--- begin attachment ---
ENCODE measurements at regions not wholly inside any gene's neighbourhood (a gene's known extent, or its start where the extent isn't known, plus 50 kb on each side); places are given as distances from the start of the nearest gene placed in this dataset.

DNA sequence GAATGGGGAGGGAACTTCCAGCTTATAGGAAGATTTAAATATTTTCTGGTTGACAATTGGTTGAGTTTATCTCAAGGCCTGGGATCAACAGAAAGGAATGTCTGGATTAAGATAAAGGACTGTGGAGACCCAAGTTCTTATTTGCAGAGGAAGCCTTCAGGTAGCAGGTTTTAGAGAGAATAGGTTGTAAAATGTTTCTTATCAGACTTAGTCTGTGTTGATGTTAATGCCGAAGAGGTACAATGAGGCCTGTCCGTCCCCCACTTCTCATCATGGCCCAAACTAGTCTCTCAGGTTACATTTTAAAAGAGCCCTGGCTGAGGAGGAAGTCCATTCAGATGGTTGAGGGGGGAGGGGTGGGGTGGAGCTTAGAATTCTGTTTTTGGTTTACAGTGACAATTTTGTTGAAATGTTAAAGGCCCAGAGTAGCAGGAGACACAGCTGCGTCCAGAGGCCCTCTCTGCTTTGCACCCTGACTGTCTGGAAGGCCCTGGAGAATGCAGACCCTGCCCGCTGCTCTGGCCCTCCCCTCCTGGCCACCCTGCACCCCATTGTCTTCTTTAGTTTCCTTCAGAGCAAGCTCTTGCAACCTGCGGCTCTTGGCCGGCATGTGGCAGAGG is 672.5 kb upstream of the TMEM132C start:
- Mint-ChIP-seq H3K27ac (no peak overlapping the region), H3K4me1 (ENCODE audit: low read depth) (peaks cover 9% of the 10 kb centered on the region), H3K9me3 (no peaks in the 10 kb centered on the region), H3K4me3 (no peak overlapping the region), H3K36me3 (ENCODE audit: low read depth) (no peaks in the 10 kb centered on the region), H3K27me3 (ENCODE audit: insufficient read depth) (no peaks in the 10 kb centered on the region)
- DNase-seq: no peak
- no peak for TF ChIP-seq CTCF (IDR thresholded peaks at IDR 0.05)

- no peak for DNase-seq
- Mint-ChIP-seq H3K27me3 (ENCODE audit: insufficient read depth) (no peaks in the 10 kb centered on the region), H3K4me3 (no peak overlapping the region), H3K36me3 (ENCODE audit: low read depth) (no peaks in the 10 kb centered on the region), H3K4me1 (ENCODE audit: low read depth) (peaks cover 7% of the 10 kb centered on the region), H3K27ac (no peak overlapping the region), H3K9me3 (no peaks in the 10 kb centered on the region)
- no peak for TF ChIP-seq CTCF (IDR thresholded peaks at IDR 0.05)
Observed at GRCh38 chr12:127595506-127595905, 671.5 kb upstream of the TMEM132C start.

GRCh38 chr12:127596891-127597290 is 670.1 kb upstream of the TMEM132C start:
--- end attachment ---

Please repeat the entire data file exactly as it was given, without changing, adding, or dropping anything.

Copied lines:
ENCODE measurements at regions not wholly inside any gene's neighbourhood (a gene's known extent, or its start where the extent isn't known, plus 50 kb on each side); places are given as distances from the start of the nearest gene placed in this dataset.

DNA sequence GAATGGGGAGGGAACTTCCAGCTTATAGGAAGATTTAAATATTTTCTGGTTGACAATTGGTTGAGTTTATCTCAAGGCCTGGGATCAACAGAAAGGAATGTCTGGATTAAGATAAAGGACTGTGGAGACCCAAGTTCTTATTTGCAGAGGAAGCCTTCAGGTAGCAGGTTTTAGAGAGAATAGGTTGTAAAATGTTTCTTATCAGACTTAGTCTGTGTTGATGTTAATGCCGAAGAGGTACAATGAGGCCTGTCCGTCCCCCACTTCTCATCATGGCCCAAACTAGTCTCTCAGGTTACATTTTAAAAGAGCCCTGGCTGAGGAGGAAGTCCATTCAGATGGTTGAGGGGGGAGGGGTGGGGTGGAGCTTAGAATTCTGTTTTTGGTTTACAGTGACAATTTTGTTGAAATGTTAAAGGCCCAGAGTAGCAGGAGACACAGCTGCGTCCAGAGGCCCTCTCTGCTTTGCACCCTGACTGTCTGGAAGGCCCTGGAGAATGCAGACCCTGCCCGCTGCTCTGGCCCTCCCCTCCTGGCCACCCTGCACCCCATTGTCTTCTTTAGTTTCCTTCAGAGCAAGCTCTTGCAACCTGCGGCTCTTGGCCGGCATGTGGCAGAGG is 672.5 kb upstream of the TMEM132C start:
- Mint-ChIP-seq H3K27ac (no peak overlapping the region), H3K4me1 (ENCODE audit: low read depth) (peaks cover 9% of the 10 kb centered on the region), H3K9me3 (no peaks in the 10 kb centered on the region), H3K4me3 (no peak overlapping the region), H3K36me3 (ENCODE audit: low read depth) (no peaks in the 10 kb centered on the region), H3K27me3 (ENCODE audit: insufficient read depth) (no peaks in the 10 kb centered on the region)
- DNase-seq: no peak
- no peak for TF ChIP-seq CTCF (IDR thresholded peaks at IDR 0.05)

- no peak for DNase-seq
- Mint-ChIP-seq H3K27me3 (ENCODE audit: insufficient read depth) (no peaks in the 10 kb centered on the region), H3K4me3 (no peak overlapping the region), H3K36me3 (ENCODE audit: low read depth) (no peaks in the 10 kb centered on the region), H3K4me1 (ENCODE audit: low read depth) (peaks cover 7% of the 10 kb centered on the region), H3K27ac (no peak overlapping the region), H3K9me3 (no peaks in the 10 kb centered on the region)
- no peak for TF ChIP-seq CTCF (IDR thresholded peaks at IDR 0.05)
Observed at GRCh38 chr12:127595506-127595905, 671.5 kb upstream of the TMEM132C start.

GRCh38 chr12:127596891-127597290 is 670.1 kb upstream of the TMEM132C start: